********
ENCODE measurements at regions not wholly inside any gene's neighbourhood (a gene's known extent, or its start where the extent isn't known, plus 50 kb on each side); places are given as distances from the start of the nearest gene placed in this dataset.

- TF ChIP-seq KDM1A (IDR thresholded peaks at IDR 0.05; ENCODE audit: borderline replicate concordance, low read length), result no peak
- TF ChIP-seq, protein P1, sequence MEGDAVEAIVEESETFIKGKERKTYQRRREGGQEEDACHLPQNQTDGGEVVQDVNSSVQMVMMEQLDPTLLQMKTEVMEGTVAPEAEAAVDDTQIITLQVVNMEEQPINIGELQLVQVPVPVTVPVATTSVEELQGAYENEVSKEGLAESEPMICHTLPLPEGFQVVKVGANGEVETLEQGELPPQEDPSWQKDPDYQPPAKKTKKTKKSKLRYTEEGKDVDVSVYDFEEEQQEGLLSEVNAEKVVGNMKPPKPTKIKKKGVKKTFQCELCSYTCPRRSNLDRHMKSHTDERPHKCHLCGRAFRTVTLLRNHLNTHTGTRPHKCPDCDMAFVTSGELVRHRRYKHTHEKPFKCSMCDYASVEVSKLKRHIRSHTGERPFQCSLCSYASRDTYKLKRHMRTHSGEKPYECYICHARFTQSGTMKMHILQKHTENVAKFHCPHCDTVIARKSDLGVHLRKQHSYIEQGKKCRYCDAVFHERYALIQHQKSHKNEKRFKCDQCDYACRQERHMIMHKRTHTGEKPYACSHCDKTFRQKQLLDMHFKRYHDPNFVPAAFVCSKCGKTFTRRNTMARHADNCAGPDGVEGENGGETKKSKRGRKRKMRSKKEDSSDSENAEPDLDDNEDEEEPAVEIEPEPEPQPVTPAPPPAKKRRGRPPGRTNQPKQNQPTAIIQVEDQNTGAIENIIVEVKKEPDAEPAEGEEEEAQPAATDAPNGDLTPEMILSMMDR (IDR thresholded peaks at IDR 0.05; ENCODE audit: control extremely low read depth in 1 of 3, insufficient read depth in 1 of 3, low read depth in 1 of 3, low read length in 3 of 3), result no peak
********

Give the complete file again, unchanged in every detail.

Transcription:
ENCODE measurements at regions not wholly inside any gene's neighbourhood (a gene's known extent, or its start where the extent isn't known, plus 50 kb on each side); places are given as distances from the start of the nearest gene placed in this dataset.

- TF ChIP-seq KDM1A (IDR thresholded peaks at IDR 0.05; ENCODE audit: borderline replicate concordance, low read length), result no peak
- TF ChIP-seq, protein P1, sequence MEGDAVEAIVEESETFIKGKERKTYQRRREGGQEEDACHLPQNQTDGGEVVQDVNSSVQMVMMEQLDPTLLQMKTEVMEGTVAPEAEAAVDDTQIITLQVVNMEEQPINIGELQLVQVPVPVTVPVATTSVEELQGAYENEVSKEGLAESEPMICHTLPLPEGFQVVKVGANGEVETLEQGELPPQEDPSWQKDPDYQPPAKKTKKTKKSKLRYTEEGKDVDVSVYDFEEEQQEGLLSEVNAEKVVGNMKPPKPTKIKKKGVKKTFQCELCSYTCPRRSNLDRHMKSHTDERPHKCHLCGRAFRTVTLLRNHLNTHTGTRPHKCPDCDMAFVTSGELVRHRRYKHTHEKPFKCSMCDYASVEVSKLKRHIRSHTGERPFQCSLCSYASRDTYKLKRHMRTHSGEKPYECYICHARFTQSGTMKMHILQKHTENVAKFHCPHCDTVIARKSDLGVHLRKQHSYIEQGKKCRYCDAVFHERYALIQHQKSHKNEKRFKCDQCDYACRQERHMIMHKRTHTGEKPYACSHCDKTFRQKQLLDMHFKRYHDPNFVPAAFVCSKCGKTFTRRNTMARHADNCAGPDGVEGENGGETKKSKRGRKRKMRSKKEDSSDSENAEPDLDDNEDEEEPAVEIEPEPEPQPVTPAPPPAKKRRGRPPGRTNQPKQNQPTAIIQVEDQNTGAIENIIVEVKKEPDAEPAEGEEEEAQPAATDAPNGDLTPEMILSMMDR (IDR thresholded peaks at IDR 0.05; ENCODE audit: control extremely low read depth in 1 of 3, insufficient read depth in 1 of 3, low read depth in 1 of 3, low read length in 3 of 3), result no peak